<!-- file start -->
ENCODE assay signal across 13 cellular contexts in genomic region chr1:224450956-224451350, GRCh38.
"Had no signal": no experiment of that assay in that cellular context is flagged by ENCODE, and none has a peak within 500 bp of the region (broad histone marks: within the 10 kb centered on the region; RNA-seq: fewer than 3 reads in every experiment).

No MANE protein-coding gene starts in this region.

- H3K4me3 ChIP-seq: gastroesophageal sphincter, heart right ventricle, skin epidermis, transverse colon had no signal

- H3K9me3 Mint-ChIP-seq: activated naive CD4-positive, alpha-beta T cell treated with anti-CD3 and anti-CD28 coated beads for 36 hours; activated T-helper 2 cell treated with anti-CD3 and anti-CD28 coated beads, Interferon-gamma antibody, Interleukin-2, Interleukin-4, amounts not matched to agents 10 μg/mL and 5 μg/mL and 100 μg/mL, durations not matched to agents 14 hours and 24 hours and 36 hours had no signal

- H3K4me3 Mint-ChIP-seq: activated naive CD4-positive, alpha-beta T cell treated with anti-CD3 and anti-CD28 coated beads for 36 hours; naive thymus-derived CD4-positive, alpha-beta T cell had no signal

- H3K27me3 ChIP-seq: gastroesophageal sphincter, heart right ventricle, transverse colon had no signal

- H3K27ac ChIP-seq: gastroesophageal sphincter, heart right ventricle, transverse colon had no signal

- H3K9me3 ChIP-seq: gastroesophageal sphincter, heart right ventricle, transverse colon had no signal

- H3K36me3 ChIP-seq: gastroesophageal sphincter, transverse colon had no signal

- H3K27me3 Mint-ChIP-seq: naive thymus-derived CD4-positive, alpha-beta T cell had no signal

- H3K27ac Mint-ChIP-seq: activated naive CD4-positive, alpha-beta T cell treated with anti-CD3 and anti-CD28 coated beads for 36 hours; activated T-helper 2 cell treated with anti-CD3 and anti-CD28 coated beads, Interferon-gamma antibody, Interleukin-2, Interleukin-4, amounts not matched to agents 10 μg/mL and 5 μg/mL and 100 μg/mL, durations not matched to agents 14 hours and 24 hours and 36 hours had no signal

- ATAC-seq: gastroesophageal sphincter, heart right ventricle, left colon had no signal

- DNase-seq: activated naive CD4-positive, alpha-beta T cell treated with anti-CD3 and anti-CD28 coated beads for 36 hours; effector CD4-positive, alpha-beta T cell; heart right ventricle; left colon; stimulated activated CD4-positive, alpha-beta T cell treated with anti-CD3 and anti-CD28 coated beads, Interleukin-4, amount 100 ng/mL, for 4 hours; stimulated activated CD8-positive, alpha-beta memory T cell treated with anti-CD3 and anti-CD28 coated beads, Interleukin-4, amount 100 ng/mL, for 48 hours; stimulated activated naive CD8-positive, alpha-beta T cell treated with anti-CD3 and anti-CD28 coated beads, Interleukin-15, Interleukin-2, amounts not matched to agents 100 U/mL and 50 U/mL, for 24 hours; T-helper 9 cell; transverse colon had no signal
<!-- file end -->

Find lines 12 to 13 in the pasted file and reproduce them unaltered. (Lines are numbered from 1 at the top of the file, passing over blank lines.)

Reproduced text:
- H3K27ac Mint-ChIP-seq: activated naive CD4-positive, alpha-beta T cell treated with anti-CD3 and anti-CD28 coated beads for 36 hours; activated T-helper 2 cell treated with anti-CD3 and anti-CD28 coated beads, Interferon-gamma antibody, Interleukin-2, Interleukin-4, amounts not matched to agents 10 μg/mL and 5 μg/mL and 100 μg/mL, durations not matched to agents 14 hours and 24 hours and 36 hours had no signal

- ATAC-seq: gastroesophageal sphincter, heart right ventricle, left colon had no signal